Three developments that were aimed at sustainability
They are not even close
Carbon emissions and aspiring to be rich
In their media briefing Extreme carbon inequality, Oxfam show the richest 10% of the world’s population produce half of Earth’s CO2 emissions and
The average emissions of someone in the poorest 10% of the global population is 60 times less than that of someone in the richest 10%
Naturally, the poor aspire to be rich but, as things stand, aspiring to be rich means aspiring to a high carbon lifestyle.
Required: high quality, low carbon lifestyles
If high carbon activities are avoided can a lifestyle be high quality and attractive enough to aspire to?
Some people in richer countries do commit to cutting their carbon emissions by avoiding carbon intensive air travel and everyday use of a car. They might also change their diet avoiding high carbon foods like beef. The more committed will chose to live somewhere where they can travel mostly by bike and occasionally by coach or train and will make sure the power and heat used in their homes is a low carbon as possible.
The very, very committed, like Simon Dale, have built their own low- carbon homes avoiding high carbon bricks and cement and using wood – and wood actually stores carbon that has been taken from the atmosphere.
It is interesting to see the reaction of Daily Mail readers to Simon’s house. The top rated comment (2271 up votes, only 14 down votes) said
“Well done you two! I would love to live in a house like this, you should be extremely proud of this wonderful home!”
There are a few individuals or families that can achieve low carbon life styles. It could be made easier to have a low carbon footprint if features like public transport, shops and employment are available in the neighbourhood. But first …
What is a “Low carbon” lifestyle?
The Intergovernmental Panel on Climate Change (in IPCC AR5) have made an assessment of a “carbon budget” – a finite amount of carbon that can be burnt before it becomes unlikely we can avoid more than 1.5°C of global warming. Carbon Brief updated this budget to 243 tonnes of CO2. That’s an average of 33 tonnes for everybody in the world. Exceed this and 1.5°C of global warming is locked in.
Emissions from the average UK citizen exhausts this 33 tonne budget in two years. If the target is relaxed to accept 2°C of global warming, the average UK citizen runs out of budget (115 tonnes CO2) in six years. Fortunately, the average person in the rest of the world has much lower emissions.
Because of difficulties in climate modelling and the measurement of carbon emissions it’s hard to give a definite figure to the emissions of a low carbon lifestyle. Perhaps keeping below 2 tonnes CO2 per year per person as suggested in the Green Ration Book is a reasonable guide.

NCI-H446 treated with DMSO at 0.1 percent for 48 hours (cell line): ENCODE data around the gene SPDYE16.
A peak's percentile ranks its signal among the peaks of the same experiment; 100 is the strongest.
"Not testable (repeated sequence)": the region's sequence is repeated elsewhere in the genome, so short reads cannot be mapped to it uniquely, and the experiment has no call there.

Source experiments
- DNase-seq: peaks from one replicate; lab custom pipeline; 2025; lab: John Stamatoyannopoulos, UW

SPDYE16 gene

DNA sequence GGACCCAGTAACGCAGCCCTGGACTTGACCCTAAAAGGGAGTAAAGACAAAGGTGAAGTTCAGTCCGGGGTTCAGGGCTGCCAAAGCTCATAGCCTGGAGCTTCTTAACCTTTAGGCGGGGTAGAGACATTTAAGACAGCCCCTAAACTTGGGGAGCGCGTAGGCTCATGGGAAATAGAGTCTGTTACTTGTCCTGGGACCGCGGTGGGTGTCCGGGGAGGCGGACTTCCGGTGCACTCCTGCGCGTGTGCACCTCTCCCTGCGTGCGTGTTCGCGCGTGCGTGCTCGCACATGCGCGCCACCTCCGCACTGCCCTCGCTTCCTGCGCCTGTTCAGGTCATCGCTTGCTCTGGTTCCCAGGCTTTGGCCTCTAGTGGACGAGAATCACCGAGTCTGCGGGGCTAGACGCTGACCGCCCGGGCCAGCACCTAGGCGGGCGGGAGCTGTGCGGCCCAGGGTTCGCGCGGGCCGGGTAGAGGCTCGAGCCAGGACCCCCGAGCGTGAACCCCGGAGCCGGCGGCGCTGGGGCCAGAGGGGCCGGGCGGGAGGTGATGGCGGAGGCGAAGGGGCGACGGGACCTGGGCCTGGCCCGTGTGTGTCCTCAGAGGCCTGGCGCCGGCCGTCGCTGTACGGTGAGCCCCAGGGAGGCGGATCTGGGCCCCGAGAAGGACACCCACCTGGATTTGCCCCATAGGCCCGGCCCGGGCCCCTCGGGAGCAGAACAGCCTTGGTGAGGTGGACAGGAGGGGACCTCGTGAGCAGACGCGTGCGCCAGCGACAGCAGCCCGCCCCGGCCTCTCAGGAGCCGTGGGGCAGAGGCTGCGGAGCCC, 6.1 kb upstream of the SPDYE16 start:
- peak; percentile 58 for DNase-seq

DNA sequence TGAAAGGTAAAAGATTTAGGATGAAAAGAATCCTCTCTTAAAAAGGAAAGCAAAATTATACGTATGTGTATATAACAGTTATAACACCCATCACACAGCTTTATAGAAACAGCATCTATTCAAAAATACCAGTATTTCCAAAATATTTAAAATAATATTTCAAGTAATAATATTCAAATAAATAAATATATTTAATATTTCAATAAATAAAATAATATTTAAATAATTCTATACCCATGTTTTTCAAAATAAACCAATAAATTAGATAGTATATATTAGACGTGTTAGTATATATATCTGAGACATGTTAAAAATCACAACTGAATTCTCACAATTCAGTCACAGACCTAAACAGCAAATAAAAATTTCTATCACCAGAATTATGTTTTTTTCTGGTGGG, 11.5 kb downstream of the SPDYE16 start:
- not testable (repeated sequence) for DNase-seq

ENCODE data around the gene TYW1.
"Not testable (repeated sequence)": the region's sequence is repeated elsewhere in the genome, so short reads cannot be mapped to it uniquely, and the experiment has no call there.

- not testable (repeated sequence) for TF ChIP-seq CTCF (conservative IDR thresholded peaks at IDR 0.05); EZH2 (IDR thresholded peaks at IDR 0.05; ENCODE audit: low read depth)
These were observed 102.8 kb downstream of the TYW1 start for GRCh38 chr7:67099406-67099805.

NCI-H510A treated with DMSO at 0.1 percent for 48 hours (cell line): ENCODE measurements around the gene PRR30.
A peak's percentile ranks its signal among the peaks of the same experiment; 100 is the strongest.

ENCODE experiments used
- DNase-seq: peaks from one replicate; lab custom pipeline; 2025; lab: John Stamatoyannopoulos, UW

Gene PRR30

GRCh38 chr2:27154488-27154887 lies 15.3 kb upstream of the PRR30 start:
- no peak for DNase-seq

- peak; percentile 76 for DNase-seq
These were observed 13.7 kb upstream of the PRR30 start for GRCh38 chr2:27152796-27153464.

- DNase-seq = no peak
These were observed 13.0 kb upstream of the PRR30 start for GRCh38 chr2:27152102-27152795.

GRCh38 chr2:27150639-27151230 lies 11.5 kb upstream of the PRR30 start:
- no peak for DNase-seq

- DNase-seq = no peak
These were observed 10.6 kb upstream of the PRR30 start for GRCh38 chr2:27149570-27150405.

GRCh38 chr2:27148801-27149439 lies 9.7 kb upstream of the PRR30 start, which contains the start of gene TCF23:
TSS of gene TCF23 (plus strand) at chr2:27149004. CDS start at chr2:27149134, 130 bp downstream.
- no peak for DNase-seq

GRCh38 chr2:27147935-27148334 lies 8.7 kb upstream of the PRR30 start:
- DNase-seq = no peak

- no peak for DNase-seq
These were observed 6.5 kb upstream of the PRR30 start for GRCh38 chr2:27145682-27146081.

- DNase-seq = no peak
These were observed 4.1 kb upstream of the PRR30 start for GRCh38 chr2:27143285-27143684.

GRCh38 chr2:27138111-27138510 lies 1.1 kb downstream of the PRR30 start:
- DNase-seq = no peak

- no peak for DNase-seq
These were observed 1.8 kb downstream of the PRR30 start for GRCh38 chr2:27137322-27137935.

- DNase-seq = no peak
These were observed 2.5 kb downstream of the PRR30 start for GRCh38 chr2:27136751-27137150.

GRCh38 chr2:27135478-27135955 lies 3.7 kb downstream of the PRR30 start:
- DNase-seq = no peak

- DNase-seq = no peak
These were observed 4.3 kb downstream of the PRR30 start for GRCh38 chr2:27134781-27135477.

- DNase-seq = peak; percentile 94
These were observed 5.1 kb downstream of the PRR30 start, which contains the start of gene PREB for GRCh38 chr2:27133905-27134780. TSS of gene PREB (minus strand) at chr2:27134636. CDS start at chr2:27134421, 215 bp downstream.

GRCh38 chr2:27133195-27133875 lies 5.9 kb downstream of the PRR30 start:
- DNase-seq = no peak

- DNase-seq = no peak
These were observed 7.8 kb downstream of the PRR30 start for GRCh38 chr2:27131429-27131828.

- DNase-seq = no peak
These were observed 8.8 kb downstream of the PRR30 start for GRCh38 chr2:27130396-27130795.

Developments which failed to be low carbon
In the UK, villages and towns have changed: while car ownership has increased, local buses have disappeared, local train stations have gone, local shops, pubs and post offices have disappeared, travel to work distances have increased and so have school runs. These changes have made low-carbon living harder.
Some argue that living in cities is the answer.
Urban density can actually create the possibility for a better quality of life and a lower carbon footprint through more efficient infrastructure and planning.
However, building extra houses, workplaces, roads, shops entails very large carbon emissions. To make a place for an extra resident emits enough carbon emissions to swamp the 33 tonne personal carbon budget for 1.5°C – and even the 115 tonne budget for 2°C.
Efforts to plan for neighbourhoods with low carbon footprints by better heating systems, building insulation and encouragement for non-car transport have been tried. There are three examples in the UK
- 1. The Beddington Zero Energy Development (BedZed) had high embodied carbon: At 67.5 tonnes CO2 for a flat, the embodied carbon was twice the 33 tonne remaining carbon budget for 1.5°C.
- 2. The “sustainable development”, Derwenthorpe in York has had the carbon footprints of the residents measured. Their average footprint is greater than the rest of York. The carbon emissions they save on the central biomass boiler they blow on increased travel. Embodied carbon was not measured.
- 3. North West Bicester is the first UK Government’s eco-towns to start construction. The aim to reduce embodied carbon by 30% probably puts it on a par with BedZED’s similar aim – an unimpressive target. With a new slipway onto a main road, it is likely to have residents for which commuting and shopping by car is usual.
The real shock is that the carbon footprint measured for Derwenthorpe was 14.52 tonnes per resident per year (using the REAP petite assessment method) . That is over seven times more than the 2 tonne low-carbon limit suggested by the Green Ration Book.
Pleasant but unsustainable
These may be pleasant developments that people in the rest of the world might aspire to – but they are clearly not the low carbon exemplars the world needs.
P.S. Some suggestions for a different approach are in A market in prototype neighbourhoods.
P.P.S. OK, these three developments aren’t actually proper towns so “eco-town” is a bit of poetic licence.
Advertised prices of homes in the eco-towns
£249,995 Seebohm, Derwenthorpe, York (Prices up to £474,995)
£475,000 North West Bicester 4 bed house
£225,000 BedZED 2 bedroom apartment
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